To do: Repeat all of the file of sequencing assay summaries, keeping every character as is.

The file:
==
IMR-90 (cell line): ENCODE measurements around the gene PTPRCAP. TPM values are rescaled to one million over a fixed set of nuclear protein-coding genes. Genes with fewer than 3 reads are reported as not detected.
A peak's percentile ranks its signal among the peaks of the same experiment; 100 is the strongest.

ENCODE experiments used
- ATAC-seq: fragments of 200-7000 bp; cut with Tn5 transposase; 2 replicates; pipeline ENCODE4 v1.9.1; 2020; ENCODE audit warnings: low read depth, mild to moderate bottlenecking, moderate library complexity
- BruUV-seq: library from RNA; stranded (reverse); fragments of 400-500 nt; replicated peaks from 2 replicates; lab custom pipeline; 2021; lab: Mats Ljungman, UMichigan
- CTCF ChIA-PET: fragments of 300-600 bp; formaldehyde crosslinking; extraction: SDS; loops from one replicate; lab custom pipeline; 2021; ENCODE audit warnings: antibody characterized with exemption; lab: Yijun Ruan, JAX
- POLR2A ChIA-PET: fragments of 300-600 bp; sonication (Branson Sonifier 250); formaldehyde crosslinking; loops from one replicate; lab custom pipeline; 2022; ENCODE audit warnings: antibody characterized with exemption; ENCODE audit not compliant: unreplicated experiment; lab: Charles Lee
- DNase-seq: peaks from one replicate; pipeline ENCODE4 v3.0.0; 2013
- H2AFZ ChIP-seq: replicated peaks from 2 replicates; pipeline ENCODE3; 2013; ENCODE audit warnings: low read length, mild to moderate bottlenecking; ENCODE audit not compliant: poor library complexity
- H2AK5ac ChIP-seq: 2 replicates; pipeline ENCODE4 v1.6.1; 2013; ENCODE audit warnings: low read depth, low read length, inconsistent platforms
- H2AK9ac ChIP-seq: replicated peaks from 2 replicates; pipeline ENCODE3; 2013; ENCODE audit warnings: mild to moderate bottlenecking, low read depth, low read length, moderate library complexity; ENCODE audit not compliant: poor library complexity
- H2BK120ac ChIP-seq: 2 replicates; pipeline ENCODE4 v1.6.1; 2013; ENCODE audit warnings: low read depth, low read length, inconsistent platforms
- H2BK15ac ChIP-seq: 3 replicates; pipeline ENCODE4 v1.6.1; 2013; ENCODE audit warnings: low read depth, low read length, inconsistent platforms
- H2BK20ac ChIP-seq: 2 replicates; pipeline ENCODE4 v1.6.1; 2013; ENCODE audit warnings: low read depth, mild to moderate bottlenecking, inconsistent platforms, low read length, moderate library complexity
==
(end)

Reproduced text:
IMR-90 (cell line): ENCODE measurements around the gene PTPRCAP. TPM values are rescaled to one million over a fixed set of nuclear protein-coding genes. Genes with fewer than 3 reads are reported as not detected.
A peak's percentile ranks its signal among the peaks of the same experiment; 100 is the strongest.

ENCODE experiments used
- ATAC-seq: fragments of 200-7000 bp; cut with Tn5 transposase; 2 replicates; pipeline ENCODE4 v1.9.1; 2020; ENCODE audit warnings: low read depth, mild to moderate bottlenecking, moderate library complexity
- BruUV-seq: library from RNA; stranded (reverse); fragments of 400-500 nt; replicated peaks from 2 replicates; lab custom pipeline; 2021; lab: Mats Ljungman, UMichigan
- CTCF ChIA-PET: fragments of 300-600 bp; formaldehyde crosslinking; extraction: SDS; loops from one replicate; lab custom pipeline; 2021; ENCODE audit warnings: antibody characterized with exemption; lab: Yijun Ruan, JAX
- POLR2A ChIA-PET: fragments of 300-600 bp; sonication (Branson Sonifier 250); formaldehyde crosslinking; loops from one replicate; lab custom pipeline; 2022; ENCODE audit warnings: antibody characterized with exemption; ENCODE audit not compliant: unreplicated experiment; lab: Charles Lee
- DNase-seq: peaks from one replicate; pipeline ENCODE4 v3.0.0; 2013
- H2AFZ ChIP-seq: replicated peaks from 2 replicates; pipeline ENCODE3; 2013; ENCODE audit warnings: low read length, mild to moderate bottlenecking; ENCODE audit not compliant: poor library complexity
- H2AK5ac ChIP-seq: 2 replicates; pipeline ENCODE4 v1.6.1; 2013; ENCODE audit warnings: low read depth, low read length, inconsistent platforms
- H2AK9ac ChIP-seq: replicated peaks from 2 replicates; pipeline ENCODE3; 2013; ENCODE audit warnings: mild to moderate bottlenecking, low read depth, low read length, moderate library complexity; ENCODE audit not compliant: poor library complexity
- H2BK120ac ChIP-seq: 2 replicates; pipeline ENCODE4 v1.6.1; 2013; ENCODE audit warnings: low read depth, low read length, inconsistent platforms
- H2BK15ac ChIP-seq: 3 replicates; pipeline ENCODE4 v1.6.1; 2013; ENCODE audit warnings: low read depth, low read length, inconsistent platforms
- H2BK20ac ChIP-seq: 2 replicates; pipeline ENCODE4 v1.6.1; 2013; ENCODE audit warnings: low read depth, mild to moderate bottlenecking, inconsistent platforms, low read length, moderate library complexity